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Old 05-31-2013, 09:13 AM   #1
pietmomberg
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Cool HowTo: Find a file, rename and copy new file in one script!


Hello,

Is there anyone who will help me to make a script that can do this.
1) Find a file "favicon.ico" in the directory "/usr/local /cpanel/base/" incl. sub
2) Rename file to "favicon_org.ico" in the current directory
3) Copy this file "/home/domain/public_html/favicon.ico" to the current directory

And finally, the script should be run every 4 hours as cron.

Sincerely, Piet
 
Old 05-31-2013, 09:26 AM   #2
shivaa
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What you've done so far? Please do not expect from anyone to give you a ready made script. Well, just for your reference, following commands will help you.
Code:
(1) find "/usr/local /cpanel/base/" -type f -name "favicon.ico" -print

(2) mv favicon.ico <new_file_name>

(3) cp -p "/home/domain/public_html/favicon.ico" .
Let's know if you stuck somewhere. Also go through following guides:
http://tldp.org/LDP/Bash-Beginners-G...ners-Guide.pdf
http://tldp.org/LDP/abs/abs-guide.pdf

Last edited by shivaa; 05-31-2013 at 09:30 AM.
 
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Old 05-31-2013, 09:41 AM   #3
pietmomberg
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Hi shivaa,
it's not because I'm trying to get a go an run solution, the more info the better it is.
I have tried in so many ways now that I just can not find head or tail of what I've done :-/. I tried with your code and got this output.

#sh favicon_ico.sh
'ind: invalid predicate `-print
mv: cannot stat `favicon.ico': No such file or directory
cp: missing destination file operand after `/home/lds/public_html/favicon.ico'
Try `cp --help' for more information.

Sincerely, Piet
 
Old 05-31-2013, 10:16 AM   #4
bloodstreetboy
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Have you put the right path of the file favicon.ico?
Have you see and use the dot (.) which shivaa put after "/home/domain/public_html/favicon.ico"?
"/home/domain/public_html/favicon.ico" .
 
Old 05-31-2013, 10:16 AM   #5
shivaa
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Hey Piet, you're not running a script, but just commands. Create a script and then add these commands in that, then invoke it, as:
Code:
#!/bin/bash
if [ -f /usr/local/cpanel/base/favicon.ico ]; then
mv /usr/local/cpanel/base/favicon.ico /usr/local/cpanel/base/<new_file_name>
echo "File rename done."
cp /usr/local/cpanel/base/<new_file_name> .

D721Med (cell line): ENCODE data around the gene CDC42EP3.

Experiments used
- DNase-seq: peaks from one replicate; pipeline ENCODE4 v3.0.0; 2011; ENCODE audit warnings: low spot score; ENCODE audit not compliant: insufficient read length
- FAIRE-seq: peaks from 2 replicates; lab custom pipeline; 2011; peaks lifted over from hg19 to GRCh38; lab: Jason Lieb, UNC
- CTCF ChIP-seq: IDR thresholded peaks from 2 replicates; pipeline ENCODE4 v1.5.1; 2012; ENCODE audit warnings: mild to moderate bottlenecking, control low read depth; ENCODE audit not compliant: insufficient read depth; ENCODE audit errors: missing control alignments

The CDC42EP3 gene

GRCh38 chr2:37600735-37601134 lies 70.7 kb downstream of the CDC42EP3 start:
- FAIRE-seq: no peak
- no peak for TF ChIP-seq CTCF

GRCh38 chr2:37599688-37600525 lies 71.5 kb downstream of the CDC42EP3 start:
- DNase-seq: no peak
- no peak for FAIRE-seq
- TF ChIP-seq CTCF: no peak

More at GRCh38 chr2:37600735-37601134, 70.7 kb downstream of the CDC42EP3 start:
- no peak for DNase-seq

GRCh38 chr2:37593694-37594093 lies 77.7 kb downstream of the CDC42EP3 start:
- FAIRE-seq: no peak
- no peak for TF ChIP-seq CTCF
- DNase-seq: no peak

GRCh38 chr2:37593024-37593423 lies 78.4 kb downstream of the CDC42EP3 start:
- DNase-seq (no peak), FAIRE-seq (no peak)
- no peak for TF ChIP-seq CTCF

echo "File copy done."
else
echo "File not found."
fi
 
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Old 05-31-2013, 11:08 AM   #6
pietmomberg
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Hi shivaa,

I tried, but get a error!

FILE:
Code:
#!/bin/bash
if [ -f /usr/local/cpanel/base/favicon.ico ]; then
mv /usr/local/cpanel/base/favicon.ico /usr/local/cpanel/base/favicon_org.ico
echo "File rename done."
cp /usr/favicon.ico /usr/local/cpanel/base/favicon.ico
echo "File copy done."
else
echo "File not found."
fi
OUTPUT:
Code:
# sh favicon_ico.sh
favicon_ico.sh: line 9: syntax error near unexpected token `fi'
favicon_ico.sh: line 9: `fi'
#
 
Old 05-31-2013, 11:34 AM   #7
rtmistler
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That script works. Shivva is making the point that you need to write "your" script first and give it exactly as shivva has done, for people to offer suggestions as to what you've done incorrectly.

Here are script suggestions:

1.) You can type your entire script, although shorter is better, onto the command line. I say shorter because it's just easier.
2.) You can turn on some debugging using "set -xv"

Here's an example of performing ls via the command line and then via a script, and what you see with the -xv setting:

Command Line
Code:
desktop:~/testcode$ set -xv; ls; echo $?
+ ls --color=auto
timestamps.c
+ echo 0
0
desktop:~/testcode$
Explanation:
- I typed "set -xv; ls; echo $?"
- The semicolon delimits between each statement, sort of a line break.
- The set -xv turns on more advanced debugging so when you see a line with the plus "+" in front, that's a repeat of the command it was told to perform.
- My particular ls is alias to be "ls --color=auto", hence why it shows that way
- This directory contains one file, timestamps.c that's why you see that